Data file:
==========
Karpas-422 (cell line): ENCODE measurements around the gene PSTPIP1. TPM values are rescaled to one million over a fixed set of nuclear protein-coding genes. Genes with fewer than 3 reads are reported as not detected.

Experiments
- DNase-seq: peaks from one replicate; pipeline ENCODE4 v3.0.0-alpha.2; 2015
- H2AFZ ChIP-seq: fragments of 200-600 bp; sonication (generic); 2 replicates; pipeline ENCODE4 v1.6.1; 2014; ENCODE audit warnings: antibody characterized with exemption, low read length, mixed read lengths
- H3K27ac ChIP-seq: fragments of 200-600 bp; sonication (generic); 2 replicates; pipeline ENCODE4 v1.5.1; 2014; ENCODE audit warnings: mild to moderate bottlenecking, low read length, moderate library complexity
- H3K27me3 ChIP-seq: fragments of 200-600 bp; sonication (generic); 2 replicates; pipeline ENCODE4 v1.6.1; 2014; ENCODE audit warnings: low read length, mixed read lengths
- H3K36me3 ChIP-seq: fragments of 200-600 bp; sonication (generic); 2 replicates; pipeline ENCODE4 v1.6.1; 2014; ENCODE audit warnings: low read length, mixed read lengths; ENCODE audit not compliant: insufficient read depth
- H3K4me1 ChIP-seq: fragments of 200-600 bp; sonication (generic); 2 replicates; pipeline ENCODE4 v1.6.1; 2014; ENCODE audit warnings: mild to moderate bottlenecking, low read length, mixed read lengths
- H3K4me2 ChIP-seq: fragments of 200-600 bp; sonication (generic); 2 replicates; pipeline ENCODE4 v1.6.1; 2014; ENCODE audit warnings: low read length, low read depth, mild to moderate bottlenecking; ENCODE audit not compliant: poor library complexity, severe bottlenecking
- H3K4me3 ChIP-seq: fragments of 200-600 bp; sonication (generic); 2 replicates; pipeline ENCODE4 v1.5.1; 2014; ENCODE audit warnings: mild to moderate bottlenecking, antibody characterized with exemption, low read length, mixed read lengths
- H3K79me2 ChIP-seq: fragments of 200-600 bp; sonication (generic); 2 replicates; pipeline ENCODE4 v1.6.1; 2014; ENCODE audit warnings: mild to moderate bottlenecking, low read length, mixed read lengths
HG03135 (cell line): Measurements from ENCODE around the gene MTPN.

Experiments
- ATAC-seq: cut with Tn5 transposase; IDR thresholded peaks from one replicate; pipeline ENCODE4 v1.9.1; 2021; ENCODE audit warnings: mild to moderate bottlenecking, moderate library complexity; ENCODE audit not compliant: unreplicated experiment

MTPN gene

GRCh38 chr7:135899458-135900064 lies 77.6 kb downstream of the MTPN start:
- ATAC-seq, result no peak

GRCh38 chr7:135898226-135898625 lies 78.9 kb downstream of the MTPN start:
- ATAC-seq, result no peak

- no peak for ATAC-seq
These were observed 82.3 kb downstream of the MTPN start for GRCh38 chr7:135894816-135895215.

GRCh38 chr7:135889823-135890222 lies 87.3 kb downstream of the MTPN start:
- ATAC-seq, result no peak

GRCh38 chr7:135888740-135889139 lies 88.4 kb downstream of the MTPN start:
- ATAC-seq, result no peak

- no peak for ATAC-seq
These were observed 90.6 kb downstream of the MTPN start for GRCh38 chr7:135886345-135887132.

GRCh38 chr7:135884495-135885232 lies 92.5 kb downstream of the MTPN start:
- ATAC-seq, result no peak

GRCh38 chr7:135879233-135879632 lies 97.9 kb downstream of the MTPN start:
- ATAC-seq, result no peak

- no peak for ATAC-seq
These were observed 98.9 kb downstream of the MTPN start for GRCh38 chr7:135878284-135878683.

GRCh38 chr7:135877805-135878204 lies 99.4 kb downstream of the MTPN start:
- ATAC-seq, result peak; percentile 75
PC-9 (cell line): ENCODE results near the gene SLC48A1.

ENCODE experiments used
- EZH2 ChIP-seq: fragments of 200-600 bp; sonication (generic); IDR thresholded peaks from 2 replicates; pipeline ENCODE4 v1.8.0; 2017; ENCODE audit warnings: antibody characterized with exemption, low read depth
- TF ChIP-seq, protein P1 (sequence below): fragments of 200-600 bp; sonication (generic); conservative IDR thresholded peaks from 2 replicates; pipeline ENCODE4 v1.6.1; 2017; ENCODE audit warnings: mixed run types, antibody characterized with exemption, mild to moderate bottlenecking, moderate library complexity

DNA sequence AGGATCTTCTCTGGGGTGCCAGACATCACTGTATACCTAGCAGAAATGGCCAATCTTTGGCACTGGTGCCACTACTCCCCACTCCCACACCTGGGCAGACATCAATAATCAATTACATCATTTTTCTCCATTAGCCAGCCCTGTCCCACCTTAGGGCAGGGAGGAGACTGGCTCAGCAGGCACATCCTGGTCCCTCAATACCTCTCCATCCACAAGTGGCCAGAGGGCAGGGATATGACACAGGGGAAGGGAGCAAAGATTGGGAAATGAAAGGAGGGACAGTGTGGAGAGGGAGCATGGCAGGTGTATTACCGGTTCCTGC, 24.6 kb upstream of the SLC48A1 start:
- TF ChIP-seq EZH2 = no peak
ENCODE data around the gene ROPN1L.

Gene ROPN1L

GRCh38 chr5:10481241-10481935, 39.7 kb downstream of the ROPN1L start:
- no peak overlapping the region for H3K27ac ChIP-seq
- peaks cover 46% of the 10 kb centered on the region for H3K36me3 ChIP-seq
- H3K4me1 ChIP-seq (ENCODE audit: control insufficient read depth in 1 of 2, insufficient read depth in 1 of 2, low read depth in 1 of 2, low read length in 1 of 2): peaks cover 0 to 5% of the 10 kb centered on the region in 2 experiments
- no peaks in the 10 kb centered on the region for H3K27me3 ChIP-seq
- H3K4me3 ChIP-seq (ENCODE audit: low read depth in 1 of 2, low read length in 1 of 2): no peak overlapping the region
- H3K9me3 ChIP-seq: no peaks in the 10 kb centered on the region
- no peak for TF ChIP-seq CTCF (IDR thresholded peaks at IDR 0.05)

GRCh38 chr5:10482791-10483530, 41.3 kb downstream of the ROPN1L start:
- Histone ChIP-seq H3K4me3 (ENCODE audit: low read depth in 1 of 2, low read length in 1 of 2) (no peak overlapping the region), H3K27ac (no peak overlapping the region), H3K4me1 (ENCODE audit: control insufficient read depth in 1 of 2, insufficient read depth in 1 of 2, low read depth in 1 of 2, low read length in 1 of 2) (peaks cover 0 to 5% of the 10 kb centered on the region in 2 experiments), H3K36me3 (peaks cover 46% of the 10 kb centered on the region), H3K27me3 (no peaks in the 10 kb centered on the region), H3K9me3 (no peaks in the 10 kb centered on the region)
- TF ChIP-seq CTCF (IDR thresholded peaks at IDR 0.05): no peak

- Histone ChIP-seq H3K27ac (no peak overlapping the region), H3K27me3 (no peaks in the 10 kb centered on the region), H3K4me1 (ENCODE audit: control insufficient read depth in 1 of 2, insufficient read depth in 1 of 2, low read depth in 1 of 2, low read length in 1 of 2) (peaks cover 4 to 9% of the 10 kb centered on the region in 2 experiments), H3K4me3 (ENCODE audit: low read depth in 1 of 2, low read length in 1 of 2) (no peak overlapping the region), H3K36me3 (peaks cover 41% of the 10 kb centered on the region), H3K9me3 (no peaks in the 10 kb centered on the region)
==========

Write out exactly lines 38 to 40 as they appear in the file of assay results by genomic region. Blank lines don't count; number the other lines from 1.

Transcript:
- EZH2 ChIP-seq: fragments of 200-600 bp; sonication (generic); IDR thresholded peaks from 2 replicates; pipeline ENCODE4 v1.8.0; 2017; ENCODE audit warnings: antibody characterized with exemption, low read depth
- TF ChIP-seq, protein P1 (sequence below): fragments of 200-600 bp; sonication (generic); conservative IDR thresholded peaks from 2 replicates; pipeline ENCODE4 v1.6.1; 2017; ENCODE audit warnings: mixed run types, antibody characterized with exemption, mild to moderate bottlenecking, moderate library complexity

DNA sequence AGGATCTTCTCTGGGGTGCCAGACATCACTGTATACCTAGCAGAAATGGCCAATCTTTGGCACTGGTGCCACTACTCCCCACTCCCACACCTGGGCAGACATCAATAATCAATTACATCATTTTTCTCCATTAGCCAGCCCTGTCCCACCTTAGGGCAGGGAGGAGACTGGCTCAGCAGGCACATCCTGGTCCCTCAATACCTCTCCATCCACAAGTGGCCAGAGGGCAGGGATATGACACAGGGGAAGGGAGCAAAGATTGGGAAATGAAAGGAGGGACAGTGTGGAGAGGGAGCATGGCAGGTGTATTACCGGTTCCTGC, 24.6 kb upstream of the SLC48A1 start: